1875: Computers vs Humans

Explain xkcd: It's 'cause you're dumb.
Revision as of 15:53, 11 August 2017 by 162.158.75.100 (talk) (Explanation)
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Computers vs Humans
It's hard to train deep learning algorithms when most of the positive feedback they get is sarcastic.
Title text: It's hard to train deep learning algorithms when most of the positive feedback they get is sarcastic.

Explanation

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Cueball's laptop smugly crows to its owner about how computers have proven its intellectual superiority over the squishy humans yet again. Cueball remains nonchalant in the face of this news, and assigns to his laptop an impossible task: learning to become nonchalant themselves. When the laptop announces how much effort it will put into not caring, Cueball points out the contradiction, and further rubs it in by coolly stating that he doesn't even have to try to act the way he acts.

Transcript

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Discussion

Definitely related to https://xkcd.com/1263/ and https://xkcd.com/1002/ to a lesser extent. MrNinja (talk) 16:03, 11 August 2017 (UTC)

Agreed and have added both to the explanation. --Kynde (talk) 13:00, 13 August 2017 (UTC)

I think the bot's version of the {{incomplete}} template param was better… ~AgentMuffin

Wake me up when computers can beat humans in Football (soccer), Football (gridiron), Basketball, Baseball, etc. These Are Not The Comments You Are Looking For (talk) 02:51, 14 August 2017 (UTC)

So far, these kind of contests always work like this: human will pick a goal and formulate rules, then groups of humans spend lot of time programming computer specifically for that goal and then the computer competes against some human. I'm waiting for contest where the human picking a goal would explain the rules to computer the same way he did to human, and no humans would be helping the computer to understand. -- Hkmaly (talk) 00:47, 17 August 2017 (UTC)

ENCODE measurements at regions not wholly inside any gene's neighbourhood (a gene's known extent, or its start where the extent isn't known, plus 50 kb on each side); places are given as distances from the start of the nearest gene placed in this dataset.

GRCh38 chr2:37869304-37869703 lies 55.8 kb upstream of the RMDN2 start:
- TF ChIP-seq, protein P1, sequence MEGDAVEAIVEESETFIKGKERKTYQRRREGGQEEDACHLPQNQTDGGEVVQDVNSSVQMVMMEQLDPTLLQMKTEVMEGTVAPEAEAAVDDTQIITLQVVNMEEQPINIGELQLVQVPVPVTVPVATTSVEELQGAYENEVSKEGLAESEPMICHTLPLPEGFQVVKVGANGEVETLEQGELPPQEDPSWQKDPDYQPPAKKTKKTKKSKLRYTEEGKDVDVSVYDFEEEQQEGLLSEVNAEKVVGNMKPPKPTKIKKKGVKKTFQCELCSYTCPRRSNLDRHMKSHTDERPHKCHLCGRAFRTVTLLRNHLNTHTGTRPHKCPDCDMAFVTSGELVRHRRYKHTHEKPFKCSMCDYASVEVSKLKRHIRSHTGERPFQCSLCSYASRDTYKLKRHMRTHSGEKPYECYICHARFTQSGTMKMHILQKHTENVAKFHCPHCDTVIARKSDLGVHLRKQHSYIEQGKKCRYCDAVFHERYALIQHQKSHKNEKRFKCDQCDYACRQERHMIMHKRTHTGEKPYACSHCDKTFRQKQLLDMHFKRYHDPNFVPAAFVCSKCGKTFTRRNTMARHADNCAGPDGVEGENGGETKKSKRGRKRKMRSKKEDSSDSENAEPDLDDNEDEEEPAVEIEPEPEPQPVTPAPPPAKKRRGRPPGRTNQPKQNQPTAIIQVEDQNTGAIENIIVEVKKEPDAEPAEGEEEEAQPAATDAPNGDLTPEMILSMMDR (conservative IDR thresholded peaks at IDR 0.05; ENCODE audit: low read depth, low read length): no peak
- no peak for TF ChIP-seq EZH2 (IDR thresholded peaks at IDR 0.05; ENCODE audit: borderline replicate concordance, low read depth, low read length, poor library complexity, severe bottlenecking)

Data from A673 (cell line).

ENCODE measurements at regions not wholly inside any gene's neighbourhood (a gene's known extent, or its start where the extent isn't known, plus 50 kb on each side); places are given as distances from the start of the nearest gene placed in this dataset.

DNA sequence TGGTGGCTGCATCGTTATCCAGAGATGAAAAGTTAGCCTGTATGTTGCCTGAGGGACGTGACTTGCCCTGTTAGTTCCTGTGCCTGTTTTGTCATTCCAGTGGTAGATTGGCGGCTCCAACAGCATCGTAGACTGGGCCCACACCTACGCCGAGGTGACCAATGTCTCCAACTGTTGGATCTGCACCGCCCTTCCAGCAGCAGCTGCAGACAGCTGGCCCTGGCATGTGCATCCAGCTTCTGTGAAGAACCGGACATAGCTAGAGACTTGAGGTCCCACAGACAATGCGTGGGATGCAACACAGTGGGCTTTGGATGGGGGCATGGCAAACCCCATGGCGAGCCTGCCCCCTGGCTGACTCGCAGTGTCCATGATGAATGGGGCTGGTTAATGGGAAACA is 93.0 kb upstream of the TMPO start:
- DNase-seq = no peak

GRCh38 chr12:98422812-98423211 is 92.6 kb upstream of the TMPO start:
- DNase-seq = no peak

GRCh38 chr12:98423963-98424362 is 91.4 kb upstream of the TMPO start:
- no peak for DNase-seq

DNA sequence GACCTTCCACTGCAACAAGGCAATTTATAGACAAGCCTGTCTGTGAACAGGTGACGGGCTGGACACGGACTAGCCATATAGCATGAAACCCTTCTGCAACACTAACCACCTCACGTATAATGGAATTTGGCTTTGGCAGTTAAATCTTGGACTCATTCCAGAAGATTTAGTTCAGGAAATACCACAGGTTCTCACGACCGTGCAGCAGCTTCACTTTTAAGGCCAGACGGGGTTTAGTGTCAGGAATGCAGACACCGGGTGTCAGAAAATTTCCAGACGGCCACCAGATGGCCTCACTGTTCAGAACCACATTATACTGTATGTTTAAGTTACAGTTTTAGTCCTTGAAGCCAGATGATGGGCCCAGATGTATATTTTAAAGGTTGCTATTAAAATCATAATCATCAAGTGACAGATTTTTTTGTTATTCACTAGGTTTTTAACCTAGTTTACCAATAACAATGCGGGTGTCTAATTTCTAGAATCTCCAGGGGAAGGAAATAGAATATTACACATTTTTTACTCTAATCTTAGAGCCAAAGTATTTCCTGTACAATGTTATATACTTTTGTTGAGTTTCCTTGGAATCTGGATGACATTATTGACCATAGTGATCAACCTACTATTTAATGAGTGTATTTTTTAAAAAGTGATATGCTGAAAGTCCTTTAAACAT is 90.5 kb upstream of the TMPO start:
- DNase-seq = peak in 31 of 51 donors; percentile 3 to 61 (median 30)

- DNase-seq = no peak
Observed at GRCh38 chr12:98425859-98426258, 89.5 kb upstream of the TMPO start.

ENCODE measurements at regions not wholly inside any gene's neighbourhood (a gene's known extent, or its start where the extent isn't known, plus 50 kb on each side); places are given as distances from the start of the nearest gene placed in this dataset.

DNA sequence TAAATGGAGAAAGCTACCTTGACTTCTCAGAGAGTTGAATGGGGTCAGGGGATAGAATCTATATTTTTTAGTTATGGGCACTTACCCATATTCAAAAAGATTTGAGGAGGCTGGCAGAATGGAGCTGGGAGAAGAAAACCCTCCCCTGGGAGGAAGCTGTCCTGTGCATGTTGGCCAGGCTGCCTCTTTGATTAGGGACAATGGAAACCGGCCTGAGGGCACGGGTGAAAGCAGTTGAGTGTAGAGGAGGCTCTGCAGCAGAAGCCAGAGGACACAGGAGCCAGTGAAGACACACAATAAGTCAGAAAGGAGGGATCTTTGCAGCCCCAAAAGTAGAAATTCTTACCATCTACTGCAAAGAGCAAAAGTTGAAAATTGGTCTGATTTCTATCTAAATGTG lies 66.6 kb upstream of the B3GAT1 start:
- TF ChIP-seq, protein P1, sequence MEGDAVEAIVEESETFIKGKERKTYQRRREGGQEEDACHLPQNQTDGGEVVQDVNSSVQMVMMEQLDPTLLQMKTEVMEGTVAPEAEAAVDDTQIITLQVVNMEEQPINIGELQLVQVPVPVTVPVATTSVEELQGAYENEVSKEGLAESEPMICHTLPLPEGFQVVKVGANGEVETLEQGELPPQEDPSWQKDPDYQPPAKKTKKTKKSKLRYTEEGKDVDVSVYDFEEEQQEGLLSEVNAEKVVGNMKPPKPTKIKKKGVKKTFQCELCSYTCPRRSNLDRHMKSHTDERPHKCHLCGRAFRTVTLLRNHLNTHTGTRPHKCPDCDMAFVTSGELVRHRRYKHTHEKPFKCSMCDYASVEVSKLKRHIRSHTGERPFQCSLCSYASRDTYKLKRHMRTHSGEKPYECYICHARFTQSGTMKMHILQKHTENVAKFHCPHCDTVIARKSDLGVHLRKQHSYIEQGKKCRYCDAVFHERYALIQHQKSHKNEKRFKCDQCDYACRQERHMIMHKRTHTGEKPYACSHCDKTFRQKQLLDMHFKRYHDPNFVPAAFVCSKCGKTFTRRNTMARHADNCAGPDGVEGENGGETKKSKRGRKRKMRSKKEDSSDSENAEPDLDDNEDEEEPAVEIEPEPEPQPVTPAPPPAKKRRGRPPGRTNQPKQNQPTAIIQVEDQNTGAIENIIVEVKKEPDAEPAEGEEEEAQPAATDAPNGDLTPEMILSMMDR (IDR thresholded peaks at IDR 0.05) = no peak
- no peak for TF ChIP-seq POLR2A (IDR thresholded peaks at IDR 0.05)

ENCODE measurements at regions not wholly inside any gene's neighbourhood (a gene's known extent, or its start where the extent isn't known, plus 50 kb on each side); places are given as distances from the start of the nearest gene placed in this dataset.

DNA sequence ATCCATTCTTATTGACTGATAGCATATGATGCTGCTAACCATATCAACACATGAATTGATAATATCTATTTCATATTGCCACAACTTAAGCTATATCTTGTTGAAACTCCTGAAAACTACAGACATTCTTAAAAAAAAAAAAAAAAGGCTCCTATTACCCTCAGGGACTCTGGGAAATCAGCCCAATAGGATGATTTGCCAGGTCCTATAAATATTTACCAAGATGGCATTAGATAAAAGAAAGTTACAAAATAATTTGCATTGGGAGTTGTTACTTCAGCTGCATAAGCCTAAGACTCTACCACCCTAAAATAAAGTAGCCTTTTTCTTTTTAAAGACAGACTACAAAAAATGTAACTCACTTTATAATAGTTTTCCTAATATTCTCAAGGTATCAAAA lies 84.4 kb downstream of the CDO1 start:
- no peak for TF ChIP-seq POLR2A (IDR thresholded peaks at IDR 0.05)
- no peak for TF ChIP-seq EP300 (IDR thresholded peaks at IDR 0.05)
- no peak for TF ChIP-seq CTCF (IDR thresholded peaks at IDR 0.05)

Making a computer "not care" for something is impossible, first you need to program the code for the thing and then program the code for the computer to disregard that thing. The computer must care for the thing before trying no to care about it.



On the contrary, I would say making a computer system "care" is harder than making it not care. My computer system does "not care" about ANYTHING, and has never cared, even before I turned it on. When I write any program, the system will blithely execute it, whether it's to perform an infinite loop or divide by zero or do a machine-learning task. The machine acts in as deterministic and uncaring fashion as a water pistol or rock. I throw a rock, and it skips over the surface of a lake, and then sinks.

I will agree that programmers generally care about the output of their program's response to input data (e.g. giving winning moves in Go), but whether the computer succeeds or not, it does not care. The goal is not one adopted by the computer--the goal is given to the programmers who generate computer code to attempt to achieve that goal. The computer follows the algorithm and all the results follow from this and the input data.

[Comet] 07:35, 18 August 2017 (UTC)